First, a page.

The interior of the church was originally whitewashed but later the interior walls were decorated with paintings by the artist Ivan Fanta. I think that the interior looked better when it was white — the windows and the whiteness of the walls must have looked very uplifting, and the church inside must have looked much more spacious than it actually was.
Among the little discoveries that I made in the church was the presence of a sort of thin drain pipes that were installed under each window at the bottom of it. In the cold seasons, the windows “sweat” during the services and when the water from the accumulated moisture begins to roll down the window panes, it is taken care of by these pipes.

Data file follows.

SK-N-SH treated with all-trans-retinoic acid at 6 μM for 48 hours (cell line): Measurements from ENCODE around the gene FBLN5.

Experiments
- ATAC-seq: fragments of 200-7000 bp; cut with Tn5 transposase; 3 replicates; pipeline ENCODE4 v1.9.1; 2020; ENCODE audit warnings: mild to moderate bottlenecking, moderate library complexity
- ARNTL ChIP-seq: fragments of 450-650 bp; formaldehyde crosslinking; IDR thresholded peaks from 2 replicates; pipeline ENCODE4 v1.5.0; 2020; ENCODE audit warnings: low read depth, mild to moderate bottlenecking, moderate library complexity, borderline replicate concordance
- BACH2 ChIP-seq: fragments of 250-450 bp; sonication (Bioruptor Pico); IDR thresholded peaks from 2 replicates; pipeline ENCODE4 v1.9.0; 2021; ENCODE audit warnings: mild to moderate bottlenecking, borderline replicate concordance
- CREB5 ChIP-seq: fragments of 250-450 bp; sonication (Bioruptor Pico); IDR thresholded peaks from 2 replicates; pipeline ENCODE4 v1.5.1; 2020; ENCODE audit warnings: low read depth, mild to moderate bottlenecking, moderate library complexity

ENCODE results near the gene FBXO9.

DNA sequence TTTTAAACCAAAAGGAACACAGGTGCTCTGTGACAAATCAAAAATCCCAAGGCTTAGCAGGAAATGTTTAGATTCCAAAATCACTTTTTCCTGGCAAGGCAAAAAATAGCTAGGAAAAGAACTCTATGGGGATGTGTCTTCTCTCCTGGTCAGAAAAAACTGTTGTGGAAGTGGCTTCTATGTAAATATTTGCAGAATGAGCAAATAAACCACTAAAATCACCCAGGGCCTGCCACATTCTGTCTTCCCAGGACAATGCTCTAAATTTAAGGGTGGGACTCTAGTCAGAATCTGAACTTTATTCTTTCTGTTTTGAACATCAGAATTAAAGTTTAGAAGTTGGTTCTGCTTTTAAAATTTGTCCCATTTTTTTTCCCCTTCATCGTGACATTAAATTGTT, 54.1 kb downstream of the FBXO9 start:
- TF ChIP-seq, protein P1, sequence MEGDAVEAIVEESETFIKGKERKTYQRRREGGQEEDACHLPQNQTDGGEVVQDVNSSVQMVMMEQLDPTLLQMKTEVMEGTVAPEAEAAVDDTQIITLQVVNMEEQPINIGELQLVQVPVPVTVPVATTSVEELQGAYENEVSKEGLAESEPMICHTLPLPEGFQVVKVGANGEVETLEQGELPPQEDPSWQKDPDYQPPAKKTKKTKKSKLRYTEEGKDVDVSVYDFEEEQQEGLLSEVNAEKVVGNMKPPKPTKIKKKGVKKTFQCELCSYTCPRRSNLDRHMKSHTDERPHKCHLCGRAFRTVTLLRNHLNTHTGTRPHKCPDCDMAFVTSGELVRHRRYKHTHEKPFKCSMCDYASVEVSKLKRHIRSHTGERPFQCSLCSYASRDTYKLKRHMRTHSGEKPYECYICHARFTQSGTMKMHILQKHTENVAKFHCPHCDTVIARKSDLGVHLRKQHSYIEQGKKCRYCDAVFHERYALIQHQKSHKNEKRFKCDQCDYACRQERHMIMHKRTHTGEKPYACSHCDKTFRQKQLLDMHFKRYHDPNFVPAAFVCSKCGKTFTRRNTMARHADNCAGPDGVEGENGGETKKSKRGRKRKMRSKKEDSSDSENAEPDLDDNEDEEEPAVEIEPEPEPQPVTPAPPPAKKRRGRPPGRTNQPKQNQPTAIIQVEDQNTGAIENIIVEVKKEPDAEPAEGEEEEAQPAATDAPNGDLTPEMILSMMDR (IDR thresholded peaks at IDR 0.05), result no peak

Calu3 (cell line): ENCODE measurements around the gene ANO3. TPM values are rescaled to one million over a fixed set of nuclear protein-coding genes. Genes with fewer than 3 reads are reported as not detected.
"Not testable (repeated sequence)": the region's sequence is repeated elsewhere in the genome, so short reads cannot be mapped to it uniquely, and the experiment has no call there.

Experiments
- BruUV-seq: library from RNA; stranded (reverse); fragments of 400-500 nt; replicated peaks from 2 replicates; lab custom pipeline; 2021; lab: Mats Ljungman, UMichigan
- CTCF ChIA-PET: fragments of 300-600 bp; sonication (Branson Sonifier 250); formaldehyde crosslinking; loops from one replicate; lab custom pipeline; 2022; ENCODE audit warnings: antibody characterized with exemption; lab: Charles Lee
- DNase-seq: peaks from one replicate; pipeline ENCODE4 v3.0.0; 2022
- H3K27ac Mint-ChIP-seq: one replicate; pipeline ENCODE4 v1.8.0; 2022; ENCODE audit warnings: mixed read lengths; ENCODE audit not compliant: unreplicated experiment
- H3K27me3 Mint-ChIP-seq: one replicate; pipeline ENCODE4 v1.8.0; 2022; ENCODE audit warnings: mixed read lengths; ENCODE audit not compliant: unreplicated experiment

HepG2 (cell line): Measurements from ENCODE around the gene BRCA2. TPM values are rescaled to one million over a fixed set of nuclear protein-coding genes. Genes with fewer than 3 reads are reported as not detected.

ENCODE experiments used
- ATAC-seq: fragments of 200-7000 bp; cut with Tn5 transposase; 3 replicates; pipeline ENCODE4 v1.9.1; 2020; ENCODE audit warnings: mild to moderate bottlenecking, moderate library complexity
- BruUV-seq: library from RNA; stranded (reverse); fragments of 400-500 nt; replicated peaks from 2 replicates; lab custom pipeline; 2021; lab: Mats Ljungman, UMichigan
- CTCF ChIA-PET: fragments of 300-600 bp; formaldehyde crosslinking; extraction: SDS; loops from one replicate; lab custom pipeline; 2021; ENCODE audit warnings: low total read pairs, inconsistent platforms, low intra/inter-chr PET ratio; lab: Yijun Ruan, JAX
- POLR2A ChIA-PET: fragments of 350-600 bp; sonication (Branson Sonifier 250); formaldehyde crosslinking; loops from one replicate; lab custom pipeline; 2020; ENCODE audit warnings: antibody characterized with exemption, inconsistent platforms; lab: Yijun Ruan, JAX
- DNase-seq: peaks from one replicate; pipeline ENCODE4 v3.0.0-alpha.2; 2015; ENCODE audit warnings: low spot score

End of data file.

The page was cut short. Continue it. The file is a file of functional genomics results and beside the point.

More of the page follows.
The church in Kosivska Polyana does deserve to be designated as “an architectural landmark” and thus be put under the state protection. I do not think there is another church like the one in Kosivska Polyana anywhere else in Ukraine, or in the world for that matter.
This church, built in the 1930s, combines some features of the style of functionalism with those of a typical Lemkiv wooden church. For comparison (see the photo beneath) —a 16th-century church in Svalyava.
Many windows provide a lot of light in the interior of the church.
The church in Svalyava.
Ruins of former splendar
Iwanted to visit the village of Moysivka in the Land of Cherkashchyna because of a majestic church that is to be seen in it. The only way to get there was by a side road that forked from the highway that connects Kyiv and Kharkiv. The twenty-kilometers of the road are so potholed that you have to move at actually a crawling speed in order not to destroy either your car or your nervous system, or both.